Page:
The show found a following, from teenage outcasts to famous names. Oldham liked it so much that he sought out Sedaris, and Winona Ryder asked to be on the final episode in 2000. "She said, 'I just spoke to Al Pacino, and he said, "I love that show!" ' " says Dinello, imitating Pacino's growl. "It's the oddest assemblage of people."

Comedy Central still airs "Strangers With Candy" reruns from time to time, and the first season arrives June 17 on DVD. The actors also have signed with a production company to write and star in a big-screen continuation. Self-destructive as she is, Jerri isn't dead yet.

Sedaris wanted to write a book, a book about a worm. She and Dinello had done a stage bit about a worm, so she hauled him to a meeting with Hyperion to pitch a book about a worm.

The publishing types listened patiently as she talked about the worm. Then, stunningly, they asked: What else do you have?

Well, nothing, really. But Sedaris noted that, in her youth, she and her siblings used to make up stories about a town called Wigfield. How about a book called Wigfield?

And they loved it.

They loved it so much that Sedaris can convey their love only by miming erect nipples with her fingertips: "Bing! Bing!"

Naturally, Colbert was called. Good call. He knew how to do this.

In his job covering eccentric behavior for "The Daily Show," he had visited Jefferson, W.Va., a formerly unincorporated stretch of strip clubs and used auto parts stores that had become a town as a tax shelter. Some residents protested the move, and rival governments emerged, each with its own police chief trying to shut down the opposition. "It was just a horrible, horrible place," Colbert says.

But as inspiration, it was Shangri-La. Wigfield became an even more craven, filthy, godforsaken version of Jefferson, a town that, for all its faults, does not necessarily have routine murders, open pits full of plutonium and an arsonist police chief propping up a brain-damaged mayor who's hooked on fudge.

Wigfield has all these and a dramatic story arc, too: a dam is about to be destroyed, flooding the town and wiping it off the map, unless narrator Russell Hokes can convince authorities that this hellhole is actually worth saving.

Colbert and Dinello did most of the writing, revising the manuscript after the characters showed their true selves in the photo shoot. Each of the actors took on multiple roles, playing young and old, white and non-white, low-class and even lower-class. Colbert even became two women, two mostly naked women, thanks to "a lot of duct tape here, a lot of tucking here and a lot of thrusting there."

Sedaris, too, got to show some flesh as the not very exotic dancer Cinnamon, a character she based on her own observations at strip clubs. "I wanted to do her tired," she says, "like worn out and haggard."

The pictures will be part of the stage version of Wigfield, which, after Chicago, will continue on to at least four other cities. So it's back on the road for Sedaris, 42, Dinello, 40, and Colbert, 38, repeating what bonded them in the first place: wandering the country, getting laughs with scenes of their own invention.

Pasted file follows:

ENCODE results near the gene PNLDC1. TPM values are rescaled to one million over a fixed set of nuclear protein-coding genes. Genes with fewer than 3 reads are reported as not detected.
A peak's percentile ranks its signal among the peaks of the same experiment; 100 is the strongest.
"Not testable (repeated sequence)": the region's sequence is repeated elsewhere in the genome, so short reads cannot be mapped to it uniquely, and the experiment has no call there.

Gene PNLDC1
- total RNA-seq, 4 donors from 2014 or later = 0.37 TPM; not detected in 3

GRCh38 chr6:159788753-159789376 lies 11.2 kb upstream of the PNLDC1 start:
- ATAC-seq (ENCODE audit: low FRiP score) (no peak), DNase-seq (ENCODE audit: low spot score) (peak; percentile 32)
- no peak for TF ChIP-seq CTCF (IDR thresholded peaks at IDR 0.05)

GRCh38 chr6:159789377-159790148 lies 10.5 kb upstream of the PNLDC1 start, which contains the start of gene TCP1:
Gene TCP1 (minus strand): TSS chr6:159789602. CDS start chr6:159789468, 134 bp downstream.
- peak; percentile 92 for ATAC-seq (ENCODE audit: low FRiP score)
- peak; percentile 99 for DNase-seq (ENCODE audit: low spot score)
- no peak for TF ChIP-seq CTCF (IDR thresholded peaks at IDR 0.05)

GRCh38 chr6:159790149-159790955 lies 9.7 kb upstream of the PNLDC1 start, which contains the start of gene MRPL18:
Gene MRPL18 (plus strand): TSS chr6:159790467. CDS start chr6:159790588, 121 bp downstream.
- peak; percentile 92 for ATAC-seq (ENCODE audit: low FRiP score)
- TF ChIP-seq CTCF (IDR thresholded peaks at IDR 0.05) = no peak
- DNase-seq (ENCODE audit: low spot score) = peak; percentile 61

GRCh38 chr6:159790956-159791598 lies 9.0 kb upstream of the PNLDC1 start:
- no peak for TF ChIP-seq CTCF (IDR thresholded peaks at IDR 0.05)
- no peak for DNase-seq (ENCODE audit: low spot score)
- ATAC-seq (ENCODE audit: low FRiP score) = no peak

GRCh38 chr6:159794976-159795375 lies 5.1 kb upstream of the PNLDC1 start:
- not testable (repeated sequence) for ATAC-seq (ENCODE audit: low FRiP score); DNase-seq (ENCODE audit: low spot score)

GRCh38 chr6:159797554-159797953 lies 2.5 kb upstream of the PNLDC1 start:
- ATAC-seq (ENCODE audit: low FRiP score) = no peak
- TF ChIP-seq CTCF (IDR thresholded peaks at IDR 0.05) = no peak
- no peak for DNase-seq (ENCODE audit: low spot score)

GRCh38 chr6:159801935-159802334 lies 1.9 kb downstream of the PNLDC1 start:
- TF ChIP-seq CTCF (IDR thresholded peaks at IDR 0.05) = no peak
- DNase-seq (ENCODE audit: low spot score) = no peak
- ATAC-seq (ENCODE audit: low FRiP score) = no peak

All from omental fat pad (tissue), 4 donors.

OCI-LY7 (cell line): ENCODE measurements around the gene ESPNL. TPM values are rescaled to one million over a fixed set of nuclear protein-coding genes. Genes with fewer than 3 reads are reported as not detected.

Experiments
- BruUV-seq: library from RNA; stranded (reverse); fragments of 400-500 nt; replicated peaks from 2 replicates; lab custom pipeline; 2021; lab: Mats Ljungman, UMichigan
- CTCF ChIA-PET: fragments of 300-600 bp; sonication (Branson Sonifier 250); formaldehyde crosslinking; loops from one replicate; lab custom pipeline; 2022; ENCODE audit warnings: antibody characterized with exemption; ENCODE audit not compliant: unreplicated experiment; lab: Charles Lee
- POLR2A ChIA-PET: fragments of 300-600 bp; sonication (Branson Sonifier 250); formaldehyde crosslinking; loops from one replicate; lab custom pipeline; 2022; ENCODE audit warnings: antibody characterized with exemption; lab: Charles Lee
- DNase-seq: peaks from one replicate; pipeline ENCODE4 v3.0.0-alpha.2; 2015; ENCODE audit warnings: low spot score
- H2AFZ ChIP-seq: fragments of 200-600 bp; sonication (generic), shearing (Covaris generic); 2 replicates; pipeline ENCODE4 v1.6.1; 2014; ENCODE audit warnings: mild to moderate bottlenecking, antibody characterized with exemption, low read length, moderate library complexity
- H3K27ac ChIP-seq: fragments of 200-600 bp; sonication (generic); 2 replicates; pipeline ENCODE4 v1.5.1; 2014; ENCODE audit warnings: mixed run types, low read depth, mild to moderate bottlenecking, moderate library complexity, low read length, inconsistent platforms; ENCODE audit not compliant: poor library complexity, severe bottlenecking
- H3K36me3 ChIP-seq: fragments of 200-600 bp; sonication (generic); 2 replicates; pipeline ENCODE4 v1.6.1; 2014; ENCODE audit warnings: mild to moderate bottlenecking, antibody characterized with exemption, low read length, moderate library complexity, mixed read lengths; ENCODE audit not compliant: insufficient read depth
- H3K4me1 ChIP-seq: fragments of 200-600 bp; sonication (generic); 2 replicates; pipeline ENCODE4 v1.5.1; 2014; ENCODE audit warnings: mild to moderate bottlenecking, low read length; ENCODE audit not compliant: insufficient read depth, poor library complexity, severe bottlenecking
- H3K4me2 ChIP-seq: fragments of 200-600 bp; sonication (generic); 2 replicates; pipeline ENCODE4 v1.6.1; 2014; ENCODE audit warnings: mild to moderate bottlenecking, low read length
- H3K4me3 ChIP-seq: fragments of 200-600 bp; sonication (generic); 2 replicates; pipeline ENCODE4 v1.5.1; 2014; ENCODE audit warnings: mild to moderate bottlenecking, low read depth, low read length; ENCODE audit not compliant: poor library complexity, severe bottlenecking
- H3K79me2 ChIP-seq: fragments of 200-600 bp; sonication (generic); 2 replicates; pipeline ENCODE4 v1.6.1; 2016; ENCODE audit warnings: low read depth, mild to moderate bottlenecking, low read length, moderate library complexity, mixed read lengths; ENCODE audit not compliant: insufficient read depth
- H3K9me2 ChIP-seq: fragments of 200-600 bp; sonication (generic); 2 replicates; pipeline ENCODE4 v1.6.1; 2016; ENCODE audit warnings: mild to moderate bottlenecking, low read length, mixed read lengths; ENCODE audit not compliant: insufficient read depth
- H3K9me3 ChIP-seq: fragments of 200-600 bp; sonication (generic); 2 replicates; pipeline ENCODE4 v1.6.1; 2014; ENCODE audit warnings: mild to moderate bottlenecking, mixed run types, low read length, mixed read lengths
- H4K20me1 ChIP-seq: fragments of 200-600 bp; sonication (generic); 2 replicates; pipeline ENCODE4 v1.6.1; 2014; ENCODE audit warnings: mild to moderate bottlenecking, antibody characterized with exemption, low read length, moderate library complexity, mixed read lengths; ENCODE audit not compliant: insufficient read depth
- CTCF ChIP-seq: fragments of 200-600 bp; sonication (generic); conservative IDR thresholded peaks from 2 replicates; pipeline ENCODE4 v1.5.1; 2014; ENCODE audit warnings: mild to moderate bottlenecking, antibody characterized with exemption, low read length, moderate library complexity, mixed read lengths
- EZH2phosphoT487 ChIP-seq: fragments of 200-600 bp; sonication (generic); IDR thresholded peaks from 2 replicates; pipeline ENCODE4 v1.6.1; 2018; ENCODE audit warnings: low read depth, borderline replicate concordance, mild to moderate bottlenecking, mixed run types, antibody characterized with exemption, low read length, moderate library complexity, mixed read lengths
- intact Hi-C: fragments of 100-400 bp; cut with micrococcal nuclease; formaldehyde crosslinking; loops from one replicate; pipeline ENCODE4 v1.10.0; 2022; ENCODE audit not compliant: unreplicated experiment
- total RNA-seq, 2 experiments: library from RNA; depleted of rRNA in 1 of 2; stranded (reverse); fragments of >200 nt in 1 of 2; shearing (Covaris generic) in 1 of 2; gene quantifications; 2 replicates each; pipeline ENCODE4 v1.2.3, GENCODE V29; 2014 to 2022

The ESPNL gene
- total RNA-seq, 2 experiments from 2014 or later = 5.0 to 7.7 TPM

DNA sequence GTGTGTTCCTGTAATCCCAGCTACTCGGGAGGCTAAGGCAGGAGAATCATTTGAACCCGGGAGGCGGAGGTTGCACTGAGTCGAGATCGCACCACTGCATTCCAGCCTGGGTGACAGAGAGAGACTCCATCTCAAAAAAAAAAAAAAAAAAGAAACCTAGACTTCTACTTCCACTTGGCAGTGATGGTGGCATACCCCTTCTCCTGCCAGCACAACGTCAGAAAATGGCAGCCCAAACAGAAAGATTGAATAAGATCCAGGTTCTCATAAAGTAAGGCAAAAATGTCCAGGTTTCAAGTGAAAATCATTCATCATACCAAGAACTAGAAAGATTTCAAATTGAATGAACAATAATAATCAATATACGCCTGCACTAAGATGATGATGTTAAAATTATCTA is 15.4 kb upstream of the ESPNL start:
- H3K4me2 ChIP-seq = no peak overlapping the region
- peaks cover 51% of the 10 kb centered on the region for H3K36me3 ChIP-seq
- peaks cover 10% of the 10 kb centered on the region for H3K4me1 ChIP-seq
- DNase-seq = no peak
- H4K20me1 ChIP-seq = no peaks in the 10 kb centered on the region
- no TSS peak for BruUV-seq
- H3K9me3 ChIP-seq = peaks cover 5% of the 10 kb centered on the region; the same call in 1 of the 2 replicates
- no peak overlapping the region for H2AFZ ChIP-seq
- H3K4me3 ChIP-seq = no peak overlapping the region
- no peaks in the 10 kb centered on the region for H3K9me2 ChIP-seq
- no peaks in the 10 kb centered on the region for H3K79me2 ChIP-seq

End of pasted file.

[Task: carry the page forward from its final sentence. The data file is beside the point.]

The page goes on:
Sedaris and Dinello are not a couple anymore, but the pals who like to call themselves "The Three Idiots" are still happy melding their minds, being each other's go-to guys, hearing out every idea and shooting some down with the candor you can accept only from a dear friend. "Like 'That's not funny. That's just stupid. Why'd you do that?' " Sedaris says. "We can just be brutally honest."

How have they managed to keep this going for 15 years? "I don't know," Colbert says with the grim wit that ties this trio together. "Why do people stay in abusive relationships? They must be giving you something, right?"

You can always fall back on comedy

Like many actors, Amy Sedaris put in plenty of hours waiting tables. Unlike most actors, she can't wait to do it again.

"I just love everything about it," she says. "It's really hard work. You're really sore at the end of the night."

During her Second City days, Sedaris picked up tips at several local joints: Cafe Ba-Ba-Reeba! on Halsted, Chicago Pizza and Oven Grinder on Clark, the late Metropolis 1800 on Clybourn. Even after she got to New York and landed on national television--OK, national cable television--she kept slogging away at a place in the Bowery called Marion's.

But it had to stop. "She'd become more well-known, and people thought, 'Oh, she must be doing a character study,' " says friend Paul Dinello. "But really, she just enjoyed waitressing."

Of the three Wigfield authors, Sedaris is probably the most visible. In recent years she's had high-profile roles on TV series, including "Just Shoot Me," "Sex and the City" and "Monk." She shared the big screen with Jennifer Lopez in last year's hit Maid in Manhattan. David Letterman and Conan O'Brien have her on all the time; Letterman even dispatched her to work the red carpet at this year's Grammys, where Sedaris informed Cyndi Lauper that she lost her virginity to "Girls Just Want to Have Fun."

She tries to sate her food-service yearnings in her own kitchen, making cupcakes and balls of cheese spread that she sells to friends, audiences and a couple of local groceries. Still, every so often, she strolls by a certain seafood joint in the West Village and starts getting ideas.

"I'm dying to work there this summer," she says. "Why not, you know? Although I do have allergies to certain shellfish. I don't want to tell them. See if I get the job first."

Darel Jevens